how to I make salmon behave properly?
January 24, 2008 11:48 AM   Subscribe

How do I make salmon "cakes"?

Or, rather, something similar to salmon patties or salmon croquettes. I've googled and found some recipes but most do not line up with what I actually want to do.

I want to make the salmon cakes with the frozen salmon that is, at present, hanging out in my fridge defrosting. And, I want to bake rather than fry. Most of the recipes online call for canned salmon and frying.

Can you give me a good recipe for what I want to do? I would prefer recipes that you have tried and have worked but would also be cool with general "if something says to fry it for X minutes, you can bake it for Y minutes" advice.
posted by mustcatchmooseandsquirrel to Food & Drink (13 answers total) 7 users marked this as a favorite
Is this what you're looking for?
posted by missuswayne at 12:08 PM on January 24, 2008

that recipe includes instructions for baking and frying - I suspect you could follow these baking instructions with just about any recipe.

good luck!
posted by jengineer at 12:09 PM on January 24, 2008

First, cook your presumably raw thawed salmon by baking or poaching. Then follow any of these recipes for baked salmon cakes.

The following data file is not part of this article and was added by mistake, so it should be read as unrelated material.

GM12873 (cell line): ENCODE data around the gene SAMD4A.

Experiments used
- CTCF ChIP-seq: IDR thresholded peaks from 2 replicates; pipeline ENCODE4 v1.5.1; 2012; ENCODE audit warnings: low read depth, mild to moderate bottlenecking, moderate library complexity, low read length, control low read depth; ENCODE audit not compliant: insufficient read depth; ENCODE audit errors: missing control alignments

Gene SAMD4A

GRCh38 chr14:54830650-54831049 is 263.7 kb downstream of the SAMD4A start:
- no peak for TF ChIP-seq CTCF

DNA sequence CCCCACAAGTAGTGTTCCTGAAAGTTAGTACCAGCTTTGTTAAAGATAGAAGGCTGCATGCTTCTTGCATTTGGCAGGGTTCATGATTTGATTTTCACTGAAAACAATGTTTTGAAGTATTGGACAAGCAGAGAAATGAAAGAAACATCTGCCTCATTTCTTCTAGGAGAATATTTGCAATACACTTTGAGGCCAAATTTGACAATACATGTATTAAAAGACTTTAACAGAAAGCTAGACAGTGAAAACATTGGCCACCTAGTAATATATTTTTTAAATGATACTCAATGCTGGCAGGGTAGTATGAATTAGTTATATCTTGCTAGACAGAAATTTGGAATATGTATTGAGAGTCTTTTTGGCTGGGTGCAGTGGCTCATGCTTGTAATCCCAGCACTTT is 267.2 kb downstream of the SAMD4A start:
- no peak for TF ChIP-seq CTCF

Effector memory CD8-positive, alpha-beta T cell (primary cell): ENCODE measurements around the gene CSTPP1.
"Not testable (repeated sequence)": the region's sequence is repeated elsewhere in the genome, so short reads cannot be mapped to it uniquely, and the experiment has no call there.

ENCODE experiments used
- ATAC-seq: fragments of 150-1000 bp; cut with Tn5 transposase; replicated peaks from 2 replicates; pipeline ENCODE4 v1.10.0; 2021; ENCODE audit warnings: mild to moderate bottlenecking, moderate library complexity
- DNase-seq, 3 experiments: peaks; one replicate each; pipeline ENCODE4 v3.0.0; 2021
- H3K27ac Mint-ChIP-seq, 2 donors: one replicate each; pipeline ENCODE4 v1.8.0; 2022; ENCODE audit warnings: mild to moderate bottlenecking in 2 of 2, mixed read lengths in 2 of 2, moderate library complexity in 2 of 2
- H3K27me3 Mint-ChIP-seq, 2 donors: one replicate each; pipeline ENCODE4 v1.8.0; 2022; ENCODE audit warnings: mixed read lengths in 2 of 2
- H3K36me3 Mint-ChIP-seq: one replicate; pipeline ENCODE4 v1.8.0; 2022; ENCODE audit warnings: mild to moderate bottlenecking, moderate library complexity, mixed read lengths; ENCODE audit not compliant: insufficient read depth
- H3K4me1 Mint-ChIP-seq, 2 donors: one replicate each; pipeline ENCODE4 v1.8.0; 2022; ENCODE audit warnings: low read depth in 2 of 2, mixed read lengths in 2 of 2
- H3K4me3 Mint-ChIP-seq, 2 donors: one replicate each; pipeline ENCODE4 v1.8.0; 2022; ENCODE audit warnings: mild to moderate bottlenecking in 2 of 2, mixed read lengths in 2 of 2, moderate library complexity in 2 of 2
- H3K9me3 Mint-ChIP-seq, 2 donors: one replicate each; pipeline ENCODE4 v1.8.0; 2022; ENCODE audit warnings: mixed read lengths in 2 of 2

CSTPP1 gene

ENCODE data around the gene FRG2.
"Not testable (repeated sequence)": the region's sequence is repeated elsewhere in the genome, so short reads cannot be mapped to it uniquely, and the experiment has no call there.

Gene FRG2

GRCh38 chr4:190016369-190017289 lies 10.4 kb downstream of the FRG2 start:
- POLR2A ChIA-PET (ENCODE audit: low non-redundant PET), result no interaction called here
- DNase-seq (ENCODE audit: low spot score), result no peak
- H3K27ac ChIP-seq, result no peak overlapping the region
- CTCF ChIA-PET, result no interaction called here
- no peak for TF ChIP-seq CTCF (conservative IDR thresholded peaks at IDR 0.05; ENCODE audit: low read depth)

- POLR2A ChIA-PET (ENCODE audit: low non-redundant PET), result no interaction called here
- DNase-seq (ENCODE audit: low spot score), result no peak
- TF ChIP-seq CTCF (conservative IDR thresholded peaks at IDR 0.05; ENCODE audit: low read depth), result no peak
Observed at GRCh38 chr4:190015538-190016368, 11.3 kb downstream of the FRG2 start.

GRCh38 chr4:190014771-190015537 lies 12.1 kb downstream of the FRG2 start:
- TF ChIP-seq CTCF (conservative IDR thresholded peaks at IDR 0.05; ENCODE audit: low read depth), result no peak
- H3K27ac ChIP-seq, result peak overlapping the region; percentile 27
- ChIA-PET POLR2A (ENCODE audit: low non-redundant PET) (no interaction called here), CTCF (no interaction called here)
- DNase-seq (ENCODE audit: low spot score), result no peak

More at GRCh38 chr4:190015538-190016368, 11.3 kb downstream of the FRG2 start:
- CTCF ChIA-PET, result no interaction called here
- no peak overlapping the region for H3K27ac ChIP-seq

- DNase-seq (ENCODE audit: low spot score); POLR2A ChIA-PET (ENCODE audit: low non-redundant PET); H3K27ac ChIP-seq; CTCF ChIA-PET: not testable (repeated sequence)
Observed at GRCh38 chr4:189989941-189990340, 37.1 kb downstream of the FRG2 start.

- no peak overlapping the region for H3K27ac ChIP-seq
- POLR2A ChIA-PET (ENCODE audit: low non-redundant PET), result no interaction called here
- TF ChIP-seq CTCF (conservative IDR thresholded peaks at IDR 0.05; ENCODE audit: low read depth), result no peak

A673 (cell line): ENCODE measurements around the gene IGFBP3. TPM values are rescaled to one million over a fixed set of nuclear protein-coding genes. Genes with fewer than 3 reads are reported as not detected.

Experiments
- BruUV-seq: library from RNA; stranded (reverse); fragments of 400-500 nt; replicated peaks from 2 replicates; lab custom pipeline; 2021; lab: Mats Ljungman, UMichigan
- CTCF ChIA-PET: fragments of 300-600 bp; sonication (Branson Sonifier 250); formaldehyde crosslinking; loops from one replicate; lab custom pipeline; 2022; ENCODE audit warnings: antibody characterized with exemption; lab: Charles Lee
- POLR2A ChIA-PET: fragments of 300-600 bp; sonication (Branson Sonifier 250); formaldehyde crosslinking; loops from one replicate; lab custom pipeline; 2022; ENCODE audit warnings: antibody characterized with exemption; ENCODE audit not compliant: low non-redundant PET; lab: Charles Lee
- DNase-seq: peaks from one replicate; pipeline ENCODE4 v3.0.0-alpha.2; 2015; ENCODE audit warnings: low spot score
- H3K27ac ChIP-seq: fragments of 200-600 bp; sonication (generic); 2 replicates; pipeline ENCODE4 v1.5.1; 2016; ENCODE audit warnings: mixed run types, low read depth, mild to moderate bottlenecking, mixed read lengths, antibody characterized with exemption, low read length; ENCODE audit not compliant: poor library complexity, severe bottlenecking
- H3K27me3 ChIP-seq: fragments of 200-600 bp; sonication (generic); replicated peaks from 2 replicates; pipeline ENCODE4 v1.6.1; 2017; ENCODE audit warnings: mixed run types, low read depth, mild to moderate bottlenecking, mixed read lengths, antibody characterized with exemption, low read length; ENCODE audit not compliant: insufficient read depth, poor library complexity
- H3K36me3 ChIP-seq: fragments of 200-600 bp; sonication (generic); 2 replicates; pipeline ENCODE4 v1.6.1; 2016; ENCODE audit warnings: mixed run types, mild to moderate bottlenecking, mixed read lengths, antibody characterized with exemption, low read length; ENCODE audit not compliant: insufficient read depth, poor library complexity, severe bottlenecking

posted by ottereroticist at 12:13 PM on January 24, 2008

Salmon patties are usually made with canned salmon ... the gooey bones and such that are included with canned salmon help hold them together. I am not sure how you would use a filet, if that's what you have. I'll try, though.

The food processor is probably your best bet - you could put in your salmon, add an egg or two, some saltine crackers (or bread crumbs or panko) and a dash of tobasco. Blend to a fine consistency and form into patties. Bake on a non-stick cookie sheet.

I would probably makes something like this in my toaster oven, with the little metal tray that comes with it. I seem to get a better crusting effect with things like this.
posted by Ostara at 12:17 PM on January 24, 2008

How about these? They're browned in the pan and then baked.
posted by amarynth at 12:26 PM on January 24, 2008

Salmon Cakes with Lemon-Dill Remoulade

For the salmon cakes:

2 pounds salmon fillet
1/2 cup scallions, thinly sliced
1/2 cup plain breadcrumbs
1/3 cup flat-leaf parsley, chopped
1/4 cup light mayonnaise
1/4 cup Dijon mustard
2 large eggs, lightly beaten
2 tablespoons lemon juice
2 tablespoons capers
salt and pepper

For the remoulade:

1/4 cup mayonnaise
1/4 cup sour cream
2 tablespoons lemon juice
2 teaspoons fresh dill, chopped

Preheat oven to 400 degrees. Place fish on a baking sheet and season with salt and pepper, then bake in the oven for 15-20 minutes until cooked through. Remove and cool completely, patting dry with paper towels. When cooled, flake the fish with a fork.

In a large bowl, combine all the other ingredients for the salmon cakes, then add the flaked salmon and combine thoroughly. Adjust seasonings to taste.

Form the mixture into 8 patties and place them on a baking sheet lined with foil. Refrigerate until they firm up, about 20-30 minutes. Heat broiler and broil cakes until lightly browned, 6-8 minutes

For the remoulade, combine all the ingredients in a small bowl and season to taste with salt and pepper. Cover and chill for at least half an hour to let flavors meld.